Not of the magnificence of an ancient palace or cathedral but rather the insignificant and unimportant. Places that caught an eye and caused a smile. Stimulated an urge to pull out a phone and record the painted duck on the corner, the LEGO heads, or the coloured stripes on the road.
Paris attuned our awareness to multiple moments of beautiful experiences.
The quiet in the centre
It was in these moments, the pause before the inhale, the quiet in the centre of the commotion that the energy was able to settle. We were present then. Deeply present and awake. Allowing the walking whirlwinds to subside and the cells of experience to process.
It is those little gaps of right here, right now, that we remember, as much as the largess of the huge and historical. They allowed the pavement to meet our feet, allowed us to stop and greet the man taking a sculpture lesson, notice the shop where Tristan found the silver ring he had long been searching for, and record a playful dance in an alleyway.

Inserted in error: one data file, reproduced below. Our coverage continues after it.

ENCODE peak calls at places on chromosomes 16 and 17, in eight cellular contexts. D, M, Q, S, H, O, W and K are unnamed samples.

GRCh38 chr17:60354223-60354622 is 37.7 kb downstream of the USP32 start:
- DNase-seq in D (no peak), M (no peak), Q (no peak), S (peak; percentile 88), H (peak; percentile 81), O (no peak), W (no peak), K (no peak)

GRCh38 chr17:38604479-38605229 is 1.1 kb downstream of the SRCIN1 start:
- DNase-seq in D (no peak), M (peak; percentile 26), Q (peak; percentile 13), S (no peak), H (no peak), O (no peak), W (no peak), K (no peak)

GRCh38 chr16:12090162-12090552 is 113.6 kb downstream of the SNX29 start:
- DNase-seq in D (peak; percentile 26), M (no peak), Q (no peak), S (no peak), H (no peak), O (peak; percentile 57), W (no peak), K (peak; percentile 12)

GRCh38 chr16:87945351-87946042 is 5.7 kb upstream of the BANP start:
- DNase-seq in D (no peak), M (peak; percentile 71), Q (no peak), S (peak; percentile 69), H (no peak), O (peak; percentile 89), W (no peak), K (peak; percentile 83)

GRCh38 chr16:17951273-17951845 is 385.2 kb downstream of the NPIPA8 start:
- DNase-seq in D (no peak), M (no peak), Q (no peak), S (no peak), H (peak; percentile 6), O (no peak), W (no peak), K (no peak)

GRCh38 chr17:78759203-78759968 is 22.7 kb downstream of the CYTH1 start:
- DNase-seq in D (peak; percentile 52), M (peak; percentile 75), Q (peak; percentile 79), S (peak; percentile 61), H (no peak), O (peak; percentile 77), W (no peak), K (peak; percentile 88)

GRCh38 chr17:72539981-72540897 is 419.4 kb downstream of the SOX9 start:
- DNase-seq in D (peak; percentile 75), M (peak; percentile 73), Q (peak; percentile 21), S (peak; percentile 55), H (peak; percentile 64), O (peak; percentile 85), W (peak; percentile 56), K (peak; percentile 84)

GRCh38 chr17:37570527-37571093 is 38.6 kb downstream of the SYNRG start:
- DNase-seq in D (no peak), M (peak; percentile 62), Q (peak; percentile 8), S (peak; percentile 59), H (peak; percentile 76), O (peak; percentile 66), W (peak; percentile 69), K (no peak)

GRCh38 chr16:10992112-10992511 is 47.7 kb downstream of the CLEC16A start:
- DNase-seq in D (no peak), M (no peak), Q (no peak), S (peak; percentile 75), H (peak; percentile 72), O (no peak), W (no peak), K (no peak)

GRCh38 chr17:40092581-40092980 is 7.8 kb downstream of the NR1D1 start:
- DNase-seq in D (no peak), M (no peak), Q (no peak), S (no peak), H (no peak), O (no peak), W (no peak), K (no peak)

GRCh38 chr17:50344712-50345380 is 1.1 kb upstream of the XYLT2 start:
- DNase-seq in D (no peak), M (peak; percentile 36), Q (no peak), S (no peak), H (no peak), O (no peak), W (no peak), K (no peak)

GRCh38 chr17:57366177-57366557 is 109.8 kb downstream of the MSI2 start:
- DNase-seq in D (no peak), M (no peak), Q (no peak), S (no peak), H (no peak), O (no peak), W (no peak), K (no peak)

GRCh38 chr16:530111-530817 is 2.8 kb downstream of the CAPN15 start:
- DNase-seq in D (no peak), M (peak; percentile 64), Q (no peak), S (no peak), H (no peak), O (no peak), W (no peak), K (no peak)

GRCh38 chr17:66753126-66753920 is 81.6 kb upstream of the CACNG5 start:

These moments, small and intimate, became the ribbons of joy that wound the days together, tied them up in a frivolous bow and left us with a precious gift. A box of memories that we take out in quiet moments to open carefully, and rifle through. Then to pick out a small memory souvenir to admire and smile at as we laugh and remember.
Until next time.
Yours in feeling,
Chantal & Matthew
Clockwise from left to right: Ernest Hemingay was here; Auguste Rodin’s “The Thinker” in the Musée d'Orsay; A reminder from the Universe; Place des Voges - the oldest planned square in Paris.